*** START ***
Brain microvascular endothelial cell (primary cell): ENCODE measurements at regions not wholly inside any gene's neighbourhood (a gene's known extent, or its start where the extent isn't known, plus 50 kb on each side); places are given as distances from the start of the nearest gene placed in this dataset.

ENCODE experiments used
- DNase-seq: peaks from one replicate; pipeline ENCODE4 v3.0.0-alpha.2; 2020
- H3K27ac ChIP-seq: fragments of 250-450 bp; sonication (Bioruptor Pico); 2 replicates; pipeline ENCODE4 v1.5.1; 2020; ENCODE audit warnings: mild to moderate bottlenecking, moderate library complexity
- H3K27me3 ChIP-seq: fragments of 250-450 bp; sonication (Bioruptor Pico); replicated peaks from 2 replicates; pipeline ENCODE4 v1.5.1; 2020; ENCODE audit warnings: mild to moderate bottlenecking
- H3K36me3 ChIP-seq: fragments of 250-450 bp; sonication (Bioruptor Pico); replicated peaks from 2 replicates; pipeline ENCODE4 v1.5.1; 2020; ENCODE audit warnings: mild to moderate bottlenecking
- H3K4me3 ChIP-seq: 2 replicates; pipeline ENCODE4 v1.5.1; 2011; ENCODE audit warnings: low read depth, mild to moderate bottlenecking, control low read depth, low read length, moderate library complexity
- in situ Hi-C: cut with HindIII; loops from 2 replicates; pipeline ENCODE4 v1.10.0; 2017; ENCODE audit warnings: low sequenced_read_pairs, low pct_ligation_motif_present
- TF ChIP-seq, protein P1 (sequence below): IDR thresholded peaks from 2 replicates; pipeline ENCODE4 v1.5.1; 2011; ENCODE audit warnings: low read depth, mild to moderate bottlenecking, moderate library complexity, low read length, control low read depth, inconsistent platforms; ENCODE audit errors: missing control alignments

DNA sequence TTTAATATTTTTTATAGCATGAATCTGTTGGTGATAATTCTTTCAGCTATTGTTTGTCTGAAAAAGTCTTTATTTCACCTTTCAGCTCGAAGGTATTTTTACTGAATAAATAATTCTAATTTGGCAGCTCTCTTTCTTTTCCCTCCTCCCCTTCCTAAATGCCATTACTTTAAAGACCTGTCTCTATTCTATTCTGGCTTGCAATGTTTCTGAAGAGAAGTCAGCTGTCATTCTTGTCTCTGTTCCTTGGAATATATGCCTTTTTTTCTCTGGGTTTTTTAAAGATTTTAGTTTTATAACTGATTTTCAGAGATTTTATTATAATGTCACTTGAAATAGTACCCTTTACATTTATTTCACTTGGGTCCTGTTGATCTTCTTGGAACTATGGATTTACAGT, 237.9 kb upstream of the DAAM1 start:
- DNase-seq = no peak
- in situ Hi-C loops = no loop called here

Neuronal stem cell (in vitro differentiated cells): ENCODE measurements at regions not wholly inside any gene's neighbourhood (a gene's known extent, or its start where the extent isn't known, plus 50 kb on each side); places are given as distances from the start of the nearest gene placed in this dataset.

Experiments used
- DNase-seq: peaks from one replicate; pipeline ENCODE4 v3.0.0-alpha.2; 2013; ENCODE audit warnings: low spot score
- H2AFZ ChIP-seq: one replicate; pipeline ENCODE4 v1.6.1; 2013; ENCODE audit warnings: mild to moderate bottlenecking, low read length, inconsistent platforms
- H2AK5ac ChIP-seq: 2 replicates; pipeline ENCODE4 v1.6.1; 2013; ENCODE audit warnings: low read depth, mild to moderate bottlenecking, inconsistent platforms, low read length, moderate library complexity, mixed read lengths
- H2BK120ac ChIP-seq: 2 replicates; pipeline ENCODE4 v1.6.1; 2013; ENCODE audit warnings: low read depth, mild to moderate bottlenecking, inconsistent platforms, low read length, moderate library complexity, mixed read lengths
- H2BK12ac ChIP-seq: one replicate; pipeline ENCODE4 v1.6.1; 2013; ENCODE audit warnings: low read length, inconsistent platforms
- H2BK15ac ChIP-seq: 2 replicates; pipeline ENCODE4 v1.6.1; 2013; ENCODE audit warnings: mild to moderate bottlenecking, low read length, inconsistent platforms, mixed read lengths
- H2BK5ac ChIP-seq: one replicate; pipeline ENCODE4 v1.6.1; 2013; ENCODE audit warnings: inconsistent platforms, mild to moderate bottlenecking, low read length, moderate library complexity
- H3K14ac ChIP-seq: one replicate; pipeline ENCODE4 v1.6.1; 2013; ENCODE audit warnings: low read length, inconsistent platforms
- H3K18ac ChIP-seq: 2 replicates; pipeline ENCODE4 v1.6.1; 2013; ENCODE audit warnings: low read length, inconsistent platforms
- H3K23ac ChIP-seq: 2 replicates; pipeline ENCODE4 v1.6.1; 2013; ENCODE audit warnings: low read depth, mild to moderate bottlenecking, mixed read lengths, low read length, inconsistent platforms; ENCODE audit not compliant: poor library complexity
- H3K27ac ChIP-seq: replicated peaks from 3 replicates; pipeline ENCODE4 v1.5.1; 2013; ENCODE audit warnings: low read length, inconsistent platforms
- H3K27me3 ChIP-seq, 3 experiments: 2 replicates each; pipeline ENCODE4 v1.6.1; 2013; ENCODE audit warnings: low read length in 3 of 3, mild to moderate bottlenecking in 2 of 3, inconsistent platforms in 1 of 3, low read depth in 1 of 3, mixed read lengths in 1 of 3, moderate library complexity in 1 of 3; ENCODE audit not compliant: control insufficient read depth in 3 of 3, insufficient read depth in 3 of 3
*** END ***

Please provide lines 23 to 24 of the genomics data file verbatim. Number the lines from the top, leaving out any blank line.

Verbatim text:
- H3K18ac ChIP-seq: 2 replicates; pipeline ENCODE4 v1.6.1; 2013; ENCODE audit warnings: low read length, inconsistent platforms
- H3K23ac ChIP-seq: 2 replicates; pipeline ENCODE4 v1.6.1; 2013; ENCODE audit warnings: low read depth, mild to moderate bottlenecking, mixed read lengths, low read length, inconsistent platforms; ENCODE audit not compliant: poor library complexity